Trump deposition in rape-defamation lawsuit to remain sealed for now after judge delays order

Key Points
  • A New York federal judge delayed his ordered unsealing of nearly three dozen pages of a deposition of former President Donald Trump in a lawsuit accusing him of battery and of defaming a writer.
  • The writer, E. Jean Carroll, says Trump raped her in the mid-1990s in a Manhattan department store dressing room.
  • Trump's lawyers asked for more time to oppose the unsealing of the deposition.
E. Jean Carroll is seen outside State Supreme Court on March 4, 2020, in New York. Caroll is suing Donald Trump for defamation.
Alec Tabak for New York Daily News | Getty Images

A New York federal judge on Monday afternoon delayed his planned unsealing of nearly three dozen pages of a deposition from former President Donald Trump in a lawsuit accusing him of battery and of defaming a writer who says he raped her in the mid-1990s.

Judge Lewis Kaplan earlier Monday had ordered that section of Trump's deposition unsealed.

Kaplan in that initial order noted that Trump's lawyers last month failed to respond within a three-day window to lawyers for the writer E. Jean Carroll on the question of whether the pages should continue to be completely sealed or partially sealed.

Trump's lawyers later Monday asked Kaplan for three more days to respond and detail their opposition to unsealing the pages in U.S. District Court in Manhattan.

Trump's attorneys said they previously had believed, as a result of a prior order by Kaplan, that Carroll's lawyers, not they, were obligated to address the question of whether the deposition should remain under seal.

Kaplan agreed to give Trump's lawyers the time they requested, keeping the documents out of public view, for now.

Carroll claims Trump defamed her when he denied her allegation in 2019 that he raped her in a dressing room in the Bergdorf Goodman department store in Manhattan in the 1990s.

Trump, while president, had said Carroll was lying and was motivated by a political agenda and a desire to promote sales of a book in making her claims.

Carroll originally sued Trump for defamation in late 2019 in New York state court. But the civil case was transferred to federal court a year later as part of an effort by the Justice Department to replace Trump as the defendant with the U.S. government.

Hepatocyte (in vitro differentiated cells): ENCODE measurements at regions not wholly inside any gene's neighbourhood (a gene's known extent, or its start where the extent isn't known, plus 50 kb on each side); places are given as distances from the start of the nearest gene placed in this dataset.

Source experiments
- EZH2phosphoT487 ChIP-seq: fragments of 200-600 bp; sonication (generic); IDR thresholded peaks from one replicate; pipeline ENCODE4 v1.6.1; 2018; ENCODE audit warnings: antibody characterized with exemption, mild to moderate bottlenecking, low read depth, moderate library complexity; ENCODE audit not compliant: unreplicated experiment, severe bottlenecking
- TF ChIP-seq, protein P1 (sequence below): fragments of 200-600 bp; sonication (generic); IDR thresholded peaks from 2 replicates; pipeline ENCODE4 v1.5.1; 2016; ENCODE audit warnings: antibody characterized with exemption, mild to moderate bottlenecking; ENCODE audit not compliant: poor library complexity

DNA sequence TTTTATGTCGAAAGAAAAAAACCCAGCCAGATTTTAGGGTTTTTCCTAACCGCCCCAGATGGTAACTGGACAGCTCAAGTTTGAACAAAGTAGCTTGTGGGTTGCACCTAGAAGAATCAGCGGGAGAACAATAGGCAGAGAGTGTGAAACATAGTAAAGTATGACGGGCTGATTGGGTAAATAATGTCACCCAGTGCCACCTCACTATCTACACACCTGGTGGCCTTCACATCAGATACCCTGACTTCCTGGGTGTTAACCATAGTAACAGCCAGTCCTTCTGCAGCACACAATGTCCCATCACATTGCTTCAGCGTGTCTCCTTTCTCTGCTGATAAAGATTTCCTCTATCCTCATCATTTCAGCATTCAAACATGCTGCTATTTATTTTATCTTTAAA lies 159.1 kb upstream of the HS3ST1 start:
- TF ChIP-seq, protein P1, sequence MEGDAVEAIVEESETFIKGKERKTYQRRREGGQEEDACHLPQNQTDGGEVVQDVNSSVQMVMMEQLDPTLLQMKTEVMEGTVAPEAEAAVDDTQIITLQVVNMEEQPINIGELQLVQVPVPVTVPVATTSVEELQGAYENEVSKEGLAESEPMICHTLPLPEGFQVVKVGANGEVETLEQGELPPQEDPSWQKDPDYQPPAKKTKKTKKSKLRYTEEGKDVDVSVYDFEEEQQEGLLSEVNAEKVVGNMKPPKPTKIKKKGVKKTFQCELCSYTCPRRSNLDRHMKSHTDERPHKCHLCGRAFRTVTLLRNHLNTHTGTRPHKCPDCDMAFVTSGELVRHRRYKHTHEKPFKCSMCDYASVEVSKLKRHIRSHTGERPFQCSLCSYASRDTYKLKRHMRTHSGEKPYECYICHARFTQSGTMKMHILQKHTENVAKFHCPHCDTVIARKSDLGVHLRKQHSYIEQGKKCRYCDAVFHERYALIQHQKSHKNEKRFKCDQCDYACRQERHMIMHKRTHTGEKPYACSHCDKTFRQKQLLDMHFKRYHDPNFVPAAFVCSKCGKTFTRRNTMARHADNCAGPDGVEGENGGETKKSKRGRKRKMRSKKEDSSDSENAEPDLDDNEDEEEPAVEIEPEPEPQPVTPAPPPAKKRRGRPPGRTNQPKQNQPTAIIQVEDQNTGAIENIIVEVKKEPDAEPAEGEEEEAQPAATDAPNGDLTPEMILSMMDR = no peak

In October, she filed a second lawsuit against Trump after he wrote a scathing Oct. 12 social media post about her rape claim, which Carroll said constituted another act of defamation.

That new suit also added a count of battery, which Carroll was allowed to claim with the recent enactment of New York's Adult Survivors Act, which opened a one-year window for adults to file civil claims of sexual assault even if those allegations fall outside of the normal statute of limitations.

In a court filing in December, Carroll's attorneys attached more than 30 pages of a deposition they conducted of Trump on Oct. 19 over the course of about five and a half hours at his Mar-a-Lago club residence in Palm Beach, Florida.

All of the questions they posed and the answers he gave in that deposition — which was conducted as part of Carroll's first defamation lawsuit — were blacked out in a publicly available copy of the filing.

In his order Monday, Kaplan wrote that Carroll's lawyers had notified Trump's attorneys on Dec. 19 that they were obliged by the practice of his judicial chambers to file within three days a letter explaining the need to seal or redact portions of Trump's deposition.

Kaplan added that Trump, through his attorneys, "did not do so, and has made no effort to justify the continued sealing of his deposition."

The judge then ordered the court clerk to unseal all of the portions of Trump's deposition that were attached as an exhibit to Carroll's filing in December.

Shortly after Kaplan's order appeared on the public court docket, a letter from Trump's lawyer Michael Madaio to the judge appeared there.

Madaio asked Kaplan for three days to file another letter opposing the unsealing of excerpts of Trump's deposition.

Madaio wrote that after Kaplan issued an order last month in the case, he had believed that the burden was on Carroll's lawyers to explain why unsealing the deposition transcript was necessary.

Kaplan endorsed Madaio's request within hours.

Lawyers for Trump and Carroll did not immediately respond to requests for comment Monday.

The trial for Carroll's first defamation lawsuit has been scheduled for April 10. It is not yet known if the second lawsuit will be handled as part of that trial, or separately.

The federal appeals court in Washington, D.C., is considering the question of whether the allegedly defamatory statements Trump made about Carroll when he was president were within the scope of his role at the White House at the time, as defined by local District of Columbia law. Justice Department attorneys have previously argued that answering media questions was part of his job as president and, therefore, exempt from defamation claims.

If the appeals court rules those statements were within the scope of Trump's employment, it could end Carroll's first lawsuit, absent a Supreme Court ruling in her favor.

But that would not affect her second lawsuit, which covers statements Trump made well after he left the White House.

Correction: The unaffected lawsuit in question was Carroll's second one. An earlier version misstated the number.